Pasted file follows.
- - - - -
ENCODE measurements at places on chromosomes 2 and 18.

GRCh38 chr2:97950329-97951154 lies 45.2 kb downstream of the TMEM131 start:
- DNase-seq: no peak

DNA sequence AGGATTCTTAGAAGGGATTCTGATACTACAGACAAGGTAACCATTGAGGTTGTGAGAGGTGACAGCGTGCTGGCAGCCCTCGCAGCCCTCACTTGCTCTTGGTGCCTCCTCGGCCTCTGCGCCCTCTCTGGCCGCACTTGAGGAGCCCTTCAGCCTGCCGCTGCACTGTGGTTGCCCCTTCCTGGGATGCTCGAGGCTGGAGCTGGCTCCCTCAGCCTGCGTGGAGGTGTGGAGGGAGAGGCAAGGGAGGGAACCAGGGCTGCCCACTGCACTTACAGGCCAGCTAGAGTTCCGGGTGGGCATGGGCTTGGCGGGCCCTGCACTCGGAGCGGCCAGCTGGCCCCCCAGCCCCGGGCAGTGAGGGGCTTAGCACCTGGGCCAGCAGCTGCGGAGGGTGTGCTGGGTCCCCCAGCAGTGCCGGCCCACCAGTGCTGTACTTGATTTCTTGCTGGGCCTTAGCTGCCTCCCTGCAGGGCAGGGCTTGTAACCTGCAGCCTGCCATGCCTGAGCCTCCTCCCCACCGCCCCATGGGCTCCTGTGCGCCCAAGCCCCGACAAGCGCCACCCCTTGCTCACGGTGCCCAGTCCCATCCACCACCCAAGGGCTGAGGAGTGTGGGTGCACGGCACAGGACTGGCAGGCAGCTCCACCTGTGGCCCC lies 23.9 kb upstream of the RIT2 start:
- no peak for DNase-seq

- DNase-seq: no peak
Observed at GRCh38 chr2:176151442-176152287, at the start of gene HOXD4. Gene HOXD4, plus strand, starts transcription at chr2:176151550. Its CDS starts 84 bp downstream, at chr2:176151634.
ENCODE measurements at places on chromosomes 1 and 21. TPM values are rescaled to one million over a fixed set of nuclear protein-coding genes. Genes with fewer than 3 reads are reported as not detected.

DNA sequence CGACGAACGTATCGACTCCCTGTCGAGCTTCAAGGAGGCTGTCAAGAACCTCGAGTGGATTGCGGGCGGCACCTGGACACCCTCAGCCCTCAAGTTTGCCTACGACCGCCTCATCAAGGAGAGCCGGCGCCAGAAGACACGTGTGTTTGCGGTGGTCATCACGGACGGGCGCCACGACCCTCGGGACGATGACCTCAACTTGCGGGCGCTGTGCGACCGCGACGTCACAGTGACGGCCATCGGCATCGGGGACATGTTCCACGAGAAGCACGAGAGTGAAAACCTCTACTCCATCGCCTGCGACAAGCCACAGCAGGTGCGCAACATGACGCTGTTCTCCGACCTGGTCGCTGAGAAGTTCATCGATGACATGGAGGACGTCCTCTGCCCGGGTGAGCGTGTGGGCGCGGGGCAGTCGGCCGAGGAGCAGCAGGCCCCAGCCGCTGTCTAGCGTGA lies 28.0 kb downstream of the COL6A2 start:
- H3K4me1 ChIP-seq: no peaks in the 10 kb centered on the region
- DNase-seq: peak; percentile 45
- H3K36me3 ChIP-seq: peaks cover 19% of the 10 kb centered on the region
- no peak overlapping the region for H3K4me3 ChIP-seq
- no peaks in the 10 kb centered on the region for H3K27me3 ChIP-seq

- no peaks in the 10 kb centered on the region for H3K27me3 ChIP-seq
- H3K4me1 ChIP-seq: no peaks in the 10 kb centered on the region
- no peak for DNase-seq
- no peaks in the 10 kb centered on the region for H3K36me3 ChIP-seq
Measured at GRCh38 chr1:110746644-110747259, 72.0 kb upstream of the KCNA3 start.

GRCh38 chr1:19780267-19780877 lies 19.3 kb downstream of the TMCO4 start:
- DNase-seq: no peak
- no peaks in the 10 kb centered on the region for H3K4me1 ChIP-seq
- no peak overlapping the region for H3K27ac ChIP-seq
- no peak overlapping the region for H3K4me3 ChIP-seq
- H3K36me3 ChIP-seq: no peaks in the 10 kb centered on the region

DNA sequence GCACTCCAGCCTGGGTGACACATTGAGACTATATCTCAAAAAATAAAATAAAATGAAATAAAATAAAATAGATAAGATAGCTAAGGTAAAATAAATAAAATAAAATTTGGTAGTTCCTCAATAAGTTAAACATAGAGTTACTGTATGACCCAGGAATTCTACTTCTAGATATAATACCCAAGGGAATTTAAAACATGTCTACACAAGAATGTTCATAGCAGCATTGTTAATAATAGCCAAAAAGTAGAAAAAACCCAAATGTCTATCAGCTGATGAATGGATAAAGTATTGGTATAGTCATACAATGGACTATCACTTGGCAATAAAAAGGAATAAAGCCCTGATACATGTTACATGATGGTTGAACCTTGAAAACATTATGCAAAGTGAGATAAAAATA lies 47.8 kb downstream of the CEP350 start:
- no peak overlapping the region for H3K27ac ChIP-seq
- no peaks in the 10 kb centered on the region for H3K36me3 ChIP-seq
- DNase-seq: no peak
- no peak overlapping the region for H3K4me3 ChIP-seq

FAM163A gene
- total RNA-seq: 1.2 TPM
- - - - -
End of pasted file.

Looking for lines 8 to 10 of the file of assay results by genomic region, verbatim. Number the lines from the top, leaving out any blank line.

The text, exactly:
ENCODE measurements at places on chromosomes 1 and 21. TPM values are rescaled to one million over a fixed set of nuclear protein-coding genes. Genes with fewer than 3 reads are reported as not detected.

DNA sequence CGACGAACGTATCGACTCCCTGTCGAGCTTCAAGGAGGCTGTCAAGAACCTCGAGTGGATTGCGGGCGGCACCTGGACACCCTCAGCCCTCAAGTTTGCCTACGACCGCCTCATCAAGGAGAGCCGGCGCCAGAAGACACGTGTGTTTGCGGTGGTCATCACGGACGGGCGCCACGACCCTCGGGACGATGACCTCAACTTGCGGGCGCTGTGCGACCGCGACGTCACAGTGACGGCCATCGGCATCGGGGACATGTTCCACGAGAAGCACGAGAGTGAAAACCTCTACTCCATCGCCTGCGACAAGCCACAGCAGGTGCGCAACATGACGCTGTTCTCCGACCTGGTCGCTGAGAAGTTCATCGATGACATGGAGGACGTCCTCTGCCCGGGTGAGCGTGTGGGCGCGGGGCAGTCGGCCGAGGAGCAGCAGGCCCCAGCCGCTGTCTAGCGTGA lies 28.0 kb downstream of the COL6A2 start:
- H3K4me1 ChIP-seq: no peaks in the 10 kb centered on the region